The article went on to interview Geneen Roth, a body image and mindful eating expert. She offers some rules to follow if you’re trying to eat more mindfully. These are worth noting during this busy time of year when it’s easy to mindlessly nosh on tasty treats at myriad social gatherings. She encourages you to eat when you are hungry and to eat sitting down in a calm environment without distractions (eating in the car doesn’t count). Here’s what’s really crazy: She urges you to eat what you want. That’s right. If you don’t really feel like the kale quinoa salad today, that’s okay. Give yourself permission to eat something else, and then eat it until you are satisfied, but do it in full view of others. No secret stashes or binges. You should not feel guilty about eating. And above all, eat with gusto! Eating is an act that must be savored. If you eat with intention, if you listen to your body’s cues and share meals with others, if you eat what you want when you want it, then eventually you will teach your body to tell you what you need. You will have your fill, and you won’t be afraid of the pending famine that used to always come after you felt like you had eaten too much or decided to start another diet.

I’ve had to learn to trust my body and what it tells me. Too many times I don’t pay attention to its cues – whether it’s been pushing myself too hard through an injury or eating too much or too little. I’m going to love myself and trust myself more this holiday season and in to 2014. My body will tell me what it needs, and sometimes that’s a glass of wine and scone studded with chocolate chips. Sometimes it’s a green smoothie jam-packed with spinach and chia seeds.

I have suffered a loss, but I’m not going to fill it unnecessarily with food. However, I am going to enjoy what I eat. I am going to be grateful that while I can’t run for stress relief, I can hold a plank for two minutes and sit now without too much pain. I’m going to eat when I’m hungry and eat what I want in the company of good friends and loved ones.

I’m going to remember that this season is a season of hope and set my eyes on what’s to come.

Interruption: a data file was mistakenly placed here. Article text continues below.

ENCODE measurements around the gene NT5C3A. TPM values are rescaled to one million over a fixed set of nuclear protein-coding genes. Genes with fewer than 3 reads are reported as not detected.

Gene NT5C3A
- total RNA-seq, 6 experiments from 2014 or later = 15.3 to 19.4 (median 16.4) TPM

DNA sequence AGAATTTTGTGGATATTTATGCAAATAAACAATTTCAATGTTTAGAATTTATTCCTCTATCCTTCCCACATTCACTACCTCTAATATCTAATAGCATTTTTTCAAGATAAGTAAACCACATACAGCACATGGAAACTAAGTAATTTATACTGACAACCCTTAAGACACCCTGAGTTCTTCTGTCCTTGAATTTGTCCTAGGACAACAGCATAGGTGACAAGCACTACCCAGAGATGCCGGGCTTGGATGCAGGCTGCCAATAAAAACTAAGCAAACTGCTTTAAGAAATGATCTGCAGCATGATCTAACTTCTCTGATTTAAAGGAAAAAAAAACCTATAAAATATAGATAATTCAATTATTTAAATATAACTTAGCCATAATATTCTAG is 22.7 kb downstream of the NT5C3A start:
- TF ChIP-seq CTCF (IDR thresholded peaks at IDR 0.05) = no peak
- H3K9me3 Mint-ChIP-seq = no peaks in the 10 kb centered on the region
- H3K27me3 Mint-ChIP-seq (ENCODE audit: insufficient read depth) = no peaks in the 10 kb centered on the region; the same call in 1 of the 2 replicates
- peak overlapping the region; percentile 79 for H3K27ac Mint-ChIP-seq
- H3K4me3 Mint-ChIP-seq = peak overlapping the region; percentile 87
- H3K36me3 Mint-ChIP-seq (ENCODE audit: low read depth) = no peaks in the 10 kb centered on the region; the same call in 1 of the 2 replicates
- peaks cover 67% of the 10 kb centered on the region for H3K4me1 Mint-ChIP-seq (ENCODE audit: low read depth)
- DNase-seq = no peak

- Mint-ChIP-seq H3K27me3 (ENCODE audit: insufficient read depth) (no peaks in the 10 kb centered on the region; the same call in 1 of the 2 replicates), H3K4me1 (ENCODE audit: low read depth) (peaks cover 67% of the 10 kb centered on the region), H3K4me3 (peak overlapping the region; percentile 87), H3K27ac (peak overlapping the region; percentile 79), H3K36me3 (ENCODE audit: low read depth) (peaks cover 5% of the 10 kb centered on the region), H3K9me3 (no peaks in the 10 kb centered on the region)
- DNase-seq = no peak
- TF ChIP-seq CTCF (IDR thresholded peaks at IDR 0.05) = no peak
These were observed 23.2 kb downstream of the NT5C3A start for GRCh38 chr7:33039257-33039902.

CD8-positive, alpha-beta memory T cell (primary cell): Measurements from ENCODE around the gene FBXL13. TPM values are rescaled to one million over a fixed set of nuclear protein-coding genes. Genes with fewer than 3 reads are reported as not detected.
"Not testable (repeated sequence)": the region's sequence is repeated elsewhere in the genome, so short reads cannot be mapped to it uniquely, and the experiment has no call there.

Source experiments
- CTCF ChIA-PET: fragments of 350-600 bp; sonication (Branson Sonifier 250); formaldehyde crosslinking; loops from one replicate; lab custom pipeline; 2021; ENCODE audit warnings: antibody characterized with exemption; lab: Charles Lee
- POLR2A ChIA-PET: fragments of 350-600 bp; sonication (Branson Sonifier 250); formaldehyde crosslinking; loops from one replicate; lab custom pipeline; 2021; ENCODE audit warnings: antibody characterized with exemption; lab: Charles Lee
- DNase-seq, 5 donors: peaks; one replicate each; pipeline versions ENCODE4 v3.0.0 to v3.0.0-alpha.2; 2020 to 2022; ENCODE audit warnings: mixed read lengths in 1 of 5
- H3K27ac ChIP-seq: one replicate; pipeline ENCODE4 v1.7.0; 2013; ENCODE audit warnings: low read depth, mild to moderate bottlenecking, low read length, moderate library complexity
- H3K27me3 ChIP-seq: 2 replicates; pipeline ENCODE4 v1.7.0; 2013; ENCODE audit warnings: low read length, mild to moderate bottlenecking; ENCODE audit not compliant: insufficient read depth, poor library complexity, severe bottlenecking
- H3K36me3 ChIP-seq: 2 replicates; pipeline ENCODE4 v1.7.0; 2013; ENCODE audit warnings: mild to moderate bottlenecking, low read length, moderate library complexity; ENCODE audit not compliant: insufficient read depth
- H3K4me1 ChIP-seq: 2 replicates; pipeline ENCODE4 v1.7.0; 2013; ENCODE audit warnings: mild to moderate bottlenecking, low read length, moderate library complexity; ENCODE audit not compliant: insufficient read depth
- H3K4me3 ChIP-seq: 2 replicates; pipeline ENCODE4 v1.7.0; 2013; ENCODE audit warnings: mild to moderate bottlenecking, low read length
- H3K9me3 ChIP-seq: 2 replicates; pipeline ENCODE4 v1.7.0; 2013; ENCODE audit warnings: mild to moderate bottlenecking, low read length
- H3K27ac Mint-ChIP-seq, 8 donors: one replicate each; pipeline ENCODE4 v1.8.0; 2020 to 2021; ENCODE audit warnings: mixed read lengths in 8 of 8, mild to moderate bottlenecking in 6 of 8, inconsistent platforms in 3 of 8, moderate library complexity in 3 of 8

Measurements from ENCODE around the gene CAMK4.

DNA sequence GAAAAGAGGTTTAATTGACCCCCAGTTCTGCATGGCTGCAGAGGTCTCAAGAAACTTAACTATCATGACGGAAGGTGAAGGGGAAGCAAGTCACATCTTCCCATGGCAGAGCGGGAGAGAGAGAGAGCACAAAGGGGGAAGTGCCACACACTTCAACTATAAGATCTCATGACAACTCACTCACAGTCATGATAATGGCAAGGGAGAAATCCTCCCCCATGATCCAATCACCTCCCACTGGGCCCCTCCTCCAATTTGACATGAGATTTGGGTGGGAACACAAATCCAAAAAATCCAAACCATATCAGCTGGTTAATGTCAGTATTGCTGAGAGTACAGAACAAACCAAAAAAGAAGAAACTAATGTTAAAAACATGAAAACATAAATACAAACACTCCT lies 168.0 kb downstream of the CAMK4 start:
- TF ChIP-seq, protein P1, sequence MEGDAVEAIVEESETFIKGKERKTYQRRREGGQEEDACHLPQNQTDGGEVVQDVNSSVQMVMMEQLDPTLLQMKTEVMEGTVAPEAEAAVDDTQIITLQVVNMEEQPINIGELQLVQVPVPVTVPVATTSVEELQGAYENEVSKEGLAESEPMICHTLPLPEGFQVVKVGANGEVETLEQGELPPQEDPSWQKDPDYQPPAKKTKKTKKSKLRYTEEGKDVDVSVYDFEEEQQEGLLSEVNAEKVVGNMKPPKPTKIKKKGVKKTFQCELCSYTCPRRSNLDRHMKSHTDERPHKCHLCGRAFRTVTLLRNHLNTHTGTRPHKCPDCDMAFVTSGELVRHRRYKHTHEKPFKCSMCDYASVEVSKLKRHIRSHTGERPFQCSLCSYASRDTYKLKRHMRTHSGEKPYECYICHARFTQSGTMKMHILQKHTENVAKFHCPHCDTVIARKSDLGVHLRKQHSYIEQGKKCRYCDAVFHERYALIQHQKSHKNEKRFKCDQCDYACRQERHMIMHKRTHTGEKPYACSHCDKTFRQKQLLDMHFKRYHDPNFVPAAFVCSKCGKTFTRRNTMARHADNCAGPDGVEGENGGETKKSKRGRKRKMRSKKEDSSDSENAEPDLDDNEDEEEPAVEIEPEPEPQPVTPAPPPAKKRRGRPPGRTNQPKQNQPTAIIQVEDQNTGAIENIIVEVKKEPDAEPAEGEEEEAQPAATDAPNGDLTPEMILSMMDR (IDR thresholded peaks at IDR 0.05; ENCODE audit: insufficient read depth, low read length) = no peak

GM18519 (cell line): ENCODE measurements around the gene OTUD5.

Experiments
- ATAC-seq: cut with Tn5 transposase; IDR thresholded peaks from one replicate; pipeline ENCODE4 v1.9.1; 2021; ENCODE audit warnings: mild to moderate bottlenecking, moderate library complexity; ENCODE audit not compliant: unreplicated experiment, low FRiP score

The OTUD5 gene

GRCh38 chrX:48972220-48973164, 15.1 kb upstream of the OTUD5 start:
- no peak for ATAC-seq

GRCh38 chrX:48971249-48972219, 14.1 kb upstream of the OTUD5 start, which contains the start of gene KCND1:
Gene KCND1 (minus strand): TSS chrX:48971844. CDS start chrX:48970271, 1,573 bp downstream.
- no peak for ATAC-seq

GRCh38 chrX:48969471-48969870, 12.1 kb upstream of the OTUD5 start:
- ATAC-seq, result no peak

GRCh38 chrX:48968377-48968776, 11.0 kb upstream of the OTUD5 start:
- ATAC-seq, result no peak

How’s that for a digressive tangent for you?





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4 Responses to “On loss, fear of gaining weight, & mindful eating”
  1. Lyndie says:

    This was beautiful. You are such a talented writer and I needed that! Thank you for being so open. I love you and want to see you soon!!

  2. Kate, I love your authenticity. And I sympathize with you on the loss of the running. I’m not a runner (I used to try it, but always got knee problems) but my husband is, and I know how much he feels the loss of it when his work schedule keeps him from running as regularly (or as long and far) as he wants to. I know that an injury such as yours would also be very, very hard for him. When he is running regularly, it helps so much with stress levels, etc., so I know the loss is very real. Hang in there, and take good care of yourself so as to make sure this is just a temporary setback, and you will get back to it in time! Prayers for you!

  3. Sharon says:

    You have so much insight, Kate. I’ve been feeling all alone in my struggles with weight, exercise, and eating patterns. For medical reasons, I can’t afford to ignore these things, but I have been less “self-disciplined” of late than is good for me. And, there are so many reasons/excuses! Thank you for your honesty and authenticity. Sharing your struggles proved to me that I’m not the only person who struggles. Best of all was the perspective you shared: intentional eating and trusting my body will help quite a bit. Wishing you and your family a blessed Advent season!

  4. VENTURINO says:

    In fact, our inner self guides our behavior in our daily life. This self is constructed and undergoes improvement with the passage of time as we experience brand-new things. Ego likewise forms a part of our inner self. It makes us defend our own identification in the world.